2. Oct 30 2019

    I really liked Thick, and Evicted has been on my list forever. I need to get to it. Your nonfiction picks are so eclectic!

    Liked by 1 person

    Reply
    • Oct 30 2019

      I loved THICK….but rarely see it on any reading lists…another #HiddenGem!
      Thanks for your comment.

      Liked by 1 person

      Reply
      • Oct 30 2019

        I didn’t see it from too many other reviewers but it’s a National Book Award finalist, so hopefully will become better known from that!

        Liked by 1 person

  3. Oct 31 2019

    Added the Helen Garner to my TBR!

    Liked by 1 person

    Reply
    • Oct 31 2019

      This is a perfect book, I think, to listen to as audio book.
      I used it on walks and at moments when I could not sleep.
      There is a section I played over and over again….about Helen Garner (eldest)
      and her younger sisters. So impressed how different each one was….but they supported each other through thick and thin.!
      Thanks so much for you comment!

      Liked by 1 person

      Reply
      • Nov 4 2019

        Unfortunately I can’t deal with audio books but I’m sure I’ll love the physical book!

        Liked by 1 person

  4. Thank you for your recommendations. I’ve added three from your list, including Everywhere I Look.

    Liked by 1 person

    Reply
    • Oct 31 2019

      I’ve noticed many, many people include books about biography, memoirs, personal essays on their ‘Year in Non-Fiction’.
      I too am drawn to them just because they relate to me on an emotional basis.
      Helen Garner was down to earth..touching on subjects about relationships with sisters, parents and her children/grandchildren.I enjoyed her ability to explain how important it was to her to remain independent…yet connect with others on her terms.
      In 2020 I want to leave this genre and concentrate on other types of non-fiction…there is so much more out there to read!
      Thanks for your comments.

      Like

      Reply
  5. What a lot of nonfiction you’ve gotten to in the past year – I hope you find some more gems throughout the month. Happy reading!

    Liked by 1 person

    Reply
  6. tbretc
    Oct 31 2019

    I love how you broke it out by subject! I should have done mine that way to see if there were any patterns. Happy reading!

    Liked by 1 person

    Reply
  7. What an interesting selection. I’ve read This House if Grief by Garner, I’m interested in this essay collection too. I’ll have to spend some time browsing through the rest of your books.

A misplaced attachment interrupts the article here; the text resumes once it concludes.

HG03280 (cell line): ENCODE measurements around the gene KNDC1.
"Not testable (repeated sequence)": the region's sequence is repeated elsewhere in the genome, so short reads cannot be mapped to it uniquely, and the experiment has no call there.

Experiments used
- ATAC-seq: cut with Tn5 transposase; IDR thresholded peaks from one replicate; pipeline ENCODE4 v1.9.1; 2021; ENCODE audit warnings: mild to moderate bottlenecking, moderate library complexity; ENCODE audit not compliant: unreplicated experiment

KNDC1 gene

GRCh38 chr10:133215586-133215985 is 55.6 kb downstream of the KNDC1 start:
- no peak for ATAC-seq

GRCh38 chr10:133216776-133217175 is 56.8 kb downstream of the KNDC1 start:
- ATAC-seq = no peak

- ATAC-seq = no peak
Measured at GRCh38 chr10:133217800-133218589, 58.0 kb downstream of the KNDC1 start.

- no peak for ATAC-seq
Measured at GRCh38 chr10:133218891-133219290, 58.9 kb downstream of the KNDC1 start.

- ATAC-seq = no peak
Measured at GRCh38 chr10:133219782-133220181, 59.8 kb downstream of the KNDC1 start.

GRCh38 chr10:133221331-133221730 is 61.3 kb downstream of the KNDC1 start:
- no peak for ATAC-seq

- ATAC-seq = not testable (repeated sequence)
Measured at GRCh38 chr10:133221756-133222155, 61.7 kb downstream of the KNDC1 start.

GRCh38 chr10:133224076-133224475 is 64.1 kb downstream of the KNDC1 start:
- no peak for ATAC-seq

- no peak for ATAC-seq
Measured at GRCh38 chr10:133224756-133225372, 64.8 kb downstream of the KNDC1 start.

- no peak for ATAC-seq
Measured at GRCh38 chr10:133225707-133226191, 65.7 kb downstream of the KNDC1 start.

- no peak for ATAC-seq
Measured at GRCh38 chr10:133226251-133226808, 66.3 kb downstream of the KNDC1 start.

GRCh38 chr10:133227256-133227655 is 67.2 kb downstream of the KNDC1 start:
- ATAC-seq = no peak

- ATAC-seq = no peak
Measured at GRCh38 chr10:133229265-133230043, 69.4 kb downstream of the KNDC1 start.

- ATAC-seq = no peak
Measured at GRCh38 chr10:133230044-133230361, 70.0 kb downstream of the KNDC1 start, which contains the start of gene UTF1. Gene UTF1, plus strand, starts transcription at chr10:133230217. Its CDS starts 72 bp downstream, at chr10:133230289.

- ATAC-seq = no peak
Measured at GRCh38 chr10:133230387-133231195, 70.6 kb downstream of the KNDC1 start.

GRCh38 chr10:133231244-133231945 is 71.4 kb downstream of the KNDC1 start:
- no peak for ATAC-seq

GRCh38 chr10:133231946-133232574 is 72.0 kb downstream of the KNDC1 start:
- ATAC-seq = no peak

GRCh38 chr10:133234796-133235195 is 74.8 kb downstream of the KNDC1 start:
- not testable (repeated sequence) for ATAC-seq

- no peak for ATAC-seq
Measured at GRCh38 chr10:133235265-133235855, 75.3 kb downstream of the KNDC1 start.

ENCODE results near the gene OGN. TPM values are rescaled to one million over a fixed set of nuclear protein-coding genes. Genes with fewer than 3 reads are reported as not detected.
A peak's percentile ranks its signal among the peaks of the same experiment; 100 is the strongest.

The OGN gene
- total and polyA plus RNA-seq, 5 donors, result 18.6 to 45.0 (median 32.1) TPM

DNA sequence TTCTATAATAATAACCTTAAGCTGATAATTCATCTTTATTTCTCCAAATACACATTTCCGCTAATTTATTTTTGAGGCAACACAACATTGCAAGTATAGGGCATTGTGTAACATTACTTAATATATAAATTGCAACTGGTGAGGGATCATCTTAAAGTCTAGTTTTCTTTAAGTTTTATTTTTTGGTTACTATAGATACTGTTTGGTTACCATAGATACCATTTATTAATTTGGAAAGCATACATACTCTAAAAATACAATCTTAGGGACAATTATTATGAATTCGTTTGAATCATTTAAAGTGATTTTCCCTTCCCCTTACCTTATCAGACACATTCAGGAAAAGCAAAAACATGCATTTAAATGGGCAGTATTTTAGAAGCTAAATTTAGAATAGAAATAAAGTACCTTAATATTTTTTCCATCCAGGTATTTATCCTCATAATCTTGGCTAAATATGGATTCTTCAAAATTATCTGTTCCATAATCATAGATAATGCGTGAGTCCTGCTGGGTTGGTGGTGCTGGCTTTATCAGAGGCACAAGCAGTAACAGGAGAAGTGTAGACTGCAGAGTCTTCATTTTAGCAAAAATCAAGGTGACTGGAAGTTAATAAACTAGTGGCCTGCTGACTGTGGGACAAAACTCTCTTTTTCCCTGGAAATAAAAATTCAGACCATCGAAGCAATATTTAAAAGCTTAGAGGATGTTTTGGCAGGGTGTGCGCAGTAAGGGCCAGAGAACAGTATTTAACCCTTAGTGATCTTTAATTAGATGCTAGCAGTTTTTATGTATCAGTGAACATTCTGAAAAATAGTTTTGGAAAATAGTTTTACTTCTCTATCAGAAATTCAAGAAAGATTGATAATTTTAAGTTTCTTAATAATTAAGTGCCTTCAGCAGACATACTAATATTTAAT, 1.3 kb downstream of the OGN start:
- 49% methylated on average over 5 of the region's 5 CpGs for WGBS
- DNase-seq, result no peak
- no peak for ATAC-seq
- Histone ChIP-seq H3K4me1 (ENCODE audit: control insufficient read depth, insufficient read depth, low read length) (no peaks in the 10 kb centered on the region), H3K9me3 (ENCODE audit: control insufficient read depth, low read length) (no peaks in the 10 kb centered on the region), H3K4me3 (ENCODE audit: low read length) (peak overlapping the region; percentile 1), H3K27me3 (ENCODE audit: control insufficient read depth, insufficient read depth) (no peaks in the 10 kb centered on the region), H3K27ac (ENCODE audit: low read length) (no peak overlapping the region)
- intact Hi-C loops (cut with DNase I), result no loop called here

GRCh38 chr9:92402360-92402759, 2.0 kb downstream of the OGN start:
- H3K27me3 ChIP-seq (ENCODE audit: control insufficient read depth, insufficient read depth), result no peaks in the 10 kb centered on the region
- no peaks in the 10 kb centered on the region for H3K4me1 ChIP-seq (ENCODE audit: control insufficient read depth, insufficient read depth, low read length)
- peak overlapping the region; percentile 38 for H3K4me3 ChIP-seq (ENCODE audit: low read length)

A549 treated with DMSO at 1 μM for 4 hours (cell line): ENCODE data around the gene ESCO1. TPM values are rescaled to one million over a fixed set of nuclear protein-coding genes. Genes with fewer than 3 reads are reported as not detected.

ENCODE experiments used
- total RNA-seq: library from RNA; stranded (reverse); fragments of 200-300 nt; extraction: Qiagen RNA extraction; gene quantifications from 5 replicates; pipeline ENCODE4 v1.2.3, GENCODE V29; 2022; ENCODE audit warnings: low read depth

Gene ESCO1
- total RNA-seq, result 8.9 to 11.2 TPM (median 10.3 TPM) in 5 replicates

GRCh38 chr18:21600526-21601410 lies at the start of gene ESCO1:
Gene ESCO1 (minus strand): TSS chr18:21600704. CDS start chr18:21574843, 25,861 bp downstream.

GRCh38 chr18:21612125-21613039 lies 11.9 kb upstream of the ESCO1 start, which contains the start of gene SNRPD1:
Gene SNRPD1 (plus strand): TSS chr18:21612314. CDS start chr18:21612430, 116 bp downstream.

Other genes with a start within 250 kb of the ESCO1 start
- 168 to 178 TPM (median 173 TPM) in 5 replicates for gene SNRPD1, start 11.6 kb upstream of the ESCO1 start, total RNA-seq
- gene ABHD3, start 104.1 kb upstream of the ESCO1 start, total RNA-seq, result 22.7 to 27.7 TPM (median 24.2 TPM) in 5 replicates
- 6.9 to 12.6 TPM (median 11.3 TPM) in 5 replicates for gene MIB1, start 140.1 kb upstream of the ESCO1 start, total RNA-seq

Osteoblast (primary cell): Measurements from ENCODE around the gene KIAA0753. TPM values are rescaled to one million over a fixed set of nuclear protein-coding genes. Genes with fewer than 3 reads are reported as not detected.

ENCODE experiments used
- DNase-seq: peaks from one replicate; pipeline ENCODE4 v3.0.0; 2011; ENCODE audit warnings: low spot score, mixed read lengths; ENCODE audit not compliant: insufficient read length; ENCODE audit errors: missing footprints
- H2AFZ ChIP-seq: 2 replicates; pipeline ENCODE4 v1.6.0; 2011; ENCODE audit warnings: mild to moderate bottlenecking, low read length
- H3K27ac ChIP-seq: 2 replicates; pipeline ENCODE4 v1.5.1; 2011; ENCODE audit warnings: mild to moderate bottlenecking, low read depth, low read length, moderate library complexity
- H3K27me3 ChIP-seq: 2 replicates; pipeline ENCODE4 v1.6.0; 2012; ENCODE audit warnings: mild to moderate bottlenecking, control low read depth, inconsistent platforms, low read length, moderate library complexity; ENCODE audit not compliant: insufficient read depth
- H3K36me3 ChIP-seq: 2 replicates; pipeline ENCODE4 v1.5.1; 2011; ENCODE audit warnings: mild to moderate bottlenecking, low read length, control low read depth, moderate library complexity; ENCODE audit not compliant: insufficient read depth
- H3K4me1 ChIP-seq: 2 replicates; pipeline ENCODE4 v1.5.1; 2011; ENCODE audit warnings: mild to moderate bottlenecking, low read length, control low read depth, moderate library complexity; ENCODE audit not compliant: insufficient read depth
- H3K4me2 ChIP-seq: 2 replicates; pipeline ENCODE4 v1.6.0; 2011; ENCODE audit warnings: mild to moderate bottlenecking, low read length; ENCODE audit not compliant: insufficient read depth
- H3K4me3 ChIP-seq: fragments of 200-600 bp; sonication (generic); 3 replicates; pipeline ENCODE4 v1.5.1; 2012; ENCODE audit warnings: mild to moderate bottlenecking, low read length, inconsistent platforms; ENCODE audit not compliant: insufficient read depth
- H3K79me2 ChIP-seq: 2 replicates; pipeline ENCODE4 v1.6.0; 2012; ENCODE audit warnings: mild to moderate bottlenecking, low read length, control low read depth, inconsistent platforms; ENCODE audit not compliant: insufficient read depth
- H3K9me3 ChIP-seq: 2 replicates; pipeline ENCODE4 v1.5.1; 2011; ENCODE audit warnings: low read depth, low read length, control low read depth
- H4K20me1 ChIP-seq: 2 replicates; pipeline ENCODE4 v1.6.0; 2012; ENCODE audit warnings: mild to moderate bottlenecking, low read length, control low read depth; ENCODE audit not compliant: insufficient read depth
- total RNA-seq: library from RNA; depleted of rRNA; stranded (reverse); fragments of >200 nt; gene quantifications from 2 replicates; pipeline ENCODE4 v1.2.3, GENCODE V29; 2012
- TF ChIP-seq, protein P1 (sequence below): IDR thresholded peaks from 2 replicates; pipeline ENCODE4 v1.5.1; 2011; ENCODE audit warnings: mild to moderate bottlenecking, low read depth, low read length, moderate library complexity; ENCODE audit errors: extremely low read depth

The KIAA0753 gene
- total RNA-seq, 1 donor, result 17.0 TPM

Please stop by to see my Introduction to NonFicNov

    Liked by 1 person

    Reply
    • Nov 1 2019

      Browse to your hearts content ! (monthly planning, Challenges, Australian writers, non-fiction…)
      I will definitely stop by and have a look at your archive!
      Thanks so much for your comment!

      Liked by 1 person

      Reply
  8. Nov 2 2019

    I’ve got 3 Garner’s to look forward to for AusReadingMonth – 2 of which will also fit into NonficNovember. Glad she’s getting lots of love all over the world.

    Like

    Reply
  9. Nov 2 2019

    I investigated the memoirs you mentioned and added 8 of them to my TBR. How do you manage to find such fascinating subjects?????

    Also curious to know how you came up with the numbered lines format for your book reviews.

    Liked by 1 person

    Reply
    • Nov 2 2019

      Well, I’m so glad you found some great interesting memoirs to read.
      How do I find them? If you look at the category on my blog head “LISTS” you will find
      many links to literary prizes (USA, England, Australia, France, Netherlands, Germany, Ireland etc). I search for many books on long and shortists….not reading ONLY the winners!
      The review structure is just the way I like to read a review: concise, to the point, and easy to quickscan. Often when I read review in ‘huge’ paragraphs….I seem to lose interest….they are just too long. I like to hear what the strong and weak points are, the reviewer’s general impression (why like? why dislike?)….and avoid review that just ‘re-hash” the plot.
      That is in my opinion not very interesting….let me read the book myself!
      Thanks so much for you interest and comments!

      Liked by 1 person

      Reply
      • Nov 4 2019

        Ahh thank you! I totally missed your “Lists” link. And thanks for explaining your review structure!

        Liked by 1 person

Trackbacks & Pingbacks

  1. Nonfiction November-Week 5- New To My TBR – The Intrepid Arkansawyer